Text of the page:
Read Part 1 of my review.
While Ritchie’s book does a laudable job in describing for the reader some of the most common pitfalls in scientific research, after these first chapters he starts to lose his way. He includes an additional chapter about what he calls “hype,” in which he tries to describe the risks that occur when academics rush to publish exciting, provocative results, without thoroughly examining the results or subjecting them to peer review. Unfortunately, a lot of what he describes here are examples of the problems he’s articulated in the previous chapters. But in hype, he finally talks at more length about the bias that many journals and media outlets have toward glitzy positive results. In the cases he documents, this bias helps to both encourage people to fudge the results or rush them to press, rather than focus on rechecking work and exploring other explanations. Hype can create a rush to conclusion, which the public saw in an embarrassing public and political debate among doctors and medical organizations over the possible effectiveness of hydroxychloroquine against COVID. But even hydroxychloroquine is more of a cautionary tale, reminding researchers to be more precise and cross check their work.
But where the book really disappoints is in the proposed solutions to the problems he’s rightly described. A lot of this seems to be a rather disorganized vision of human nature, competition in the academic world, and a very odd view of incentives. On the one hand, he understands that journals have reasons they might not want to publish “boring” findings on replications and be drawn to more “exciting” findings of positive effects. He also recognizes why scholars might be reluctant to share data and have reasons to keep their research agendas under the radar should another scientist swoop in and beat them to publication.
But then he lashes out at the increasing productivity of young professors, which he seems to believe is leading to more of the problems he’s identified. However, arguing that increasing productivity is a problem, rather than a possible solution, reveals his underlying preferences. He writes that rather than “publication itself” (emphasis his) scientists should “practice science” which apparently means more careful work. One can understand how this can appear odd to a non-academic. And why, the reader can fairly ask, is increasing research productivity necessarily an indicator of poor research? In the earlier part of the book, he acknowledges that advancing computer technology is making cross checking for statistical errors and confirming results easier. One would naturally assume the same is true as processing power makes producing more research less costly. Instead, Ritchie argues that the psychology finding of a “speed accuracy trade-off” in brain function proves his point that more productivity is bad. It’s now that Ritchie is starting to look a little like the biased one.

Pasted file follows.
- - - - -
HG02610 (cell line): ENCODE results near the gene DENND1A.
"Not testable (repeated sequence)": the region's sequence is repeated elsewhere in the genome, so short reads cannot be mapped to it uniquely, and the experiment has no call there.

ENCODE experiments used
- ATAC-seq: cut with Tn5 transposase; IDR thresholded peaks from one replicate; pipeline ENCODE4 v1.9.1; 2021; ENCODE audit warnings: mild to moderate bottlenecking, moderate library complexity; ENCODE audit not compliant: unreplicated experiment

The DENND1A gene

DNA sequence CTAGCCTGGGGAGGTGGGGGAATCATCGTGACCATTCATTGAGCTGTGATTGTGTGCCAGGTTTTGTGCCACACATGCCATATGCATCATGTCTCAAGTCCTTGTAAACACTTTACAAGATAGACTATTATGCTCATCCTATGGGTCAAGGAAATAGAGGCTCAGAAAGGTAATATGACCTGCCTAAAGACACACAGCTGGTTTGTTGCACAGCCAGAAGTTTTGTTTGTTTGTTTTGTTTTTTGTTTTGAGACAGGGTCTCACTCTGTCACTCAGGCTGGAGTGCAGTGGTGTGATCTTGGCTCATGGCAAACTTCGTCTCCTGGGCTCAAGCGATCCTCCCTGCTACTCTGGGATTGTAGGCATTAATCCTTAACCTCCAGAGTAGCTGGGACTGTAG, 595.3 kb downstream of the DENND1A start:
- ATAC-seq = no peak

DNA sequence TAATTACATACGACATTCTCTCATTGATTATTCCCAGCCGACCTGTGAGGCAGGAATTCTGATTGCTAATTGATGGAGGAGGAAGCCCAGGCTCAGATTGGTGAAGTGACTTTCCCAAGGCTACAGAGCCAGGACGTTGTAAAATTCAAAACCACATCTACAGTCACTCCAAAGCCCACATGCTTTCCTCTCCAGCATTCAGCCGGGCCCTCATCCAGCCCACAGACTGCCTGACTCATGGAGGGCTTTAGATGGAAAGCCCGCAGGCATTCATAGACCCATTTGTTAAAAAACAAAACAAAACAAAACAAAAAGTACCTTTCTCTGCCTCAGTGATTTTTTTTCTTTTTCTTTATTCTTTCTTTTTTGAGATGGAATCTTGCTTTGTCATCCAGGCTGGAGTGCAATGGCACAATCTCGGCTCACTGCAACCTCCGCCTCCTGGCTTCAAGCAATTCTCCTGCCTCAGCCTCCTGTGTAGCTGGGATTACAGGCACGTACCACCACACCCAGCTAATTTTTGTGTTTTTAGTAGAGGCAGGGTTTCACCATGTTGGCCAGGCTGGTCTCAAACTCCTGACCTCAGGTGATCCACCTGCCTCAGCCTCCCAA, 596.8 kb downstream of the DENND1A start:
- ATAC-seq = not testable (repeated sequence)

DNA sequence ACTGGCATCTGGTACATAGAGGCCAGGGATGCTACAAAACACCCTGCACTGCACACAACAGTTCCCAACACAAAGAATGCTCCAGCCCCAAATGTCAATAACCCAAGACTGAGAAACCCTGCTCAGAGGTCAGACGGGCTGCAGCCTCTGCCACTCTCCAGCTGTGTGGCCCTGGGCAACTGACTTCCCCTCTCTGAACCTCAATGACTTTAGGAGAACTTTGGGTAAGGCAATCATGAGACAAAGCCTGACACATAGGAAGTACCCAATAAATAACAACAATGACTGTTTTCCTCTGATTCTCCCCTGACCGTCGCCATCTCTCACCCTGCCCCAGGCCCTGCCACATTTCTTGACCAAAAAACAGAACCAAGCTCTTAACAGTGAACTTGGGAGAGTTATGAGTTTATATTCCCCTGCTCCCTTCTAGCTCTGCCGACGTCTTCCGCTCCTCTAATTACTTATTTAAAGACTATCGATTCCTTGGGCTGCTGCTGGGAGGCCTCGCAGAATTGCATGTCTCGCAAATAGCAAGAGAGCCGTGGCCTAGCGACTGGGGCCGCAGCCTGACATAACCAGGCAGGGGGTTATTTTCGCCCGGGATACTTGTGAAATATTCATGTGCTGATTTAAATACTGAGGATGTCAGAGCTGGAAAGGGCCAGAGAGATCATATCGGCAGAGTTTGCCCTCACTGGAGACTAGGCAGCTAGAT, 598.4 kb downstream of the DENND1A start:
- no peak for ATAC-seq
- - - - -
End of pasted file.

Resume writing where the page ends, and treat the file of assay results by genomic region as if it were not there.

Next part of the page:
Ritchie then begins a review of the rise of half-baked journals and cash prizes for productivity, and he cherry picks examples to make his case that such measures show the rat race of research is destroying scientific quality. Any reasonable university can distinguish non-refereed, low quality journals from good ones. The issue of cash prizes seems largely centered on China and other authoritarian regimes. He piles on examples of papers that address very small problems in disciplines (which he calls salami slicing) and the problem with self-referencing to boost one’s h-index. Still, he doesn’t exactly make a strong case that these phenomena are undermining the progress of science. It’s also certainly not ground breaking or new that competition in the sciences occurs – in fact it can be a highly productive endeavor as the competitive pursuit of things like nuclear weapons- which was a race and one that was critical to win.
Ritchie is also concerned about private sector biases of drug companies, but says virtually nothing about the biases and dangers presented by the single biggest funder of scientific research – the government. According to Science, the US government still funds almost half of all scientific research in America. Why focus on problems with the private sector when the National Science Foundation is still the 800 pound gorilla in the room?
Finally, one more complaint which I think helps explain the “bias” chapter’s conflation of a few different types of bias. Ritchie lumps together the empirical social sciences and hard sciences. Many of his concerns will ring true to economists and empirical political scientists. However, there is a critical distinction between a discipline like physics and one like psychology. Psychology experiments are run using human subjects, and as any social scientist will tell you, figuring out how humans tick is very difficult, even using advanced econometrics and good research design. The problems that the physical and social sciences face are somewhat similar, but ultimately what Ritchie has given us is a useful reminder that all research is done by imperfect humans. He is right to argue for care, precision, an openness to publishing null results, and concern about findings that can’t be confirmed. But you can’t remove the human element, and because of our ingenuity, creativity and intelligence we have done a lot of good work unlocking how the various parts of the world work. Ritchie has given us a higher bar to strive to achieve, but he might want to recognize that discouraging and disparaging increasing productivity, dismissing the possible role of incentives, and ignoring the promise of technological progress shows a bias in his thinking as well.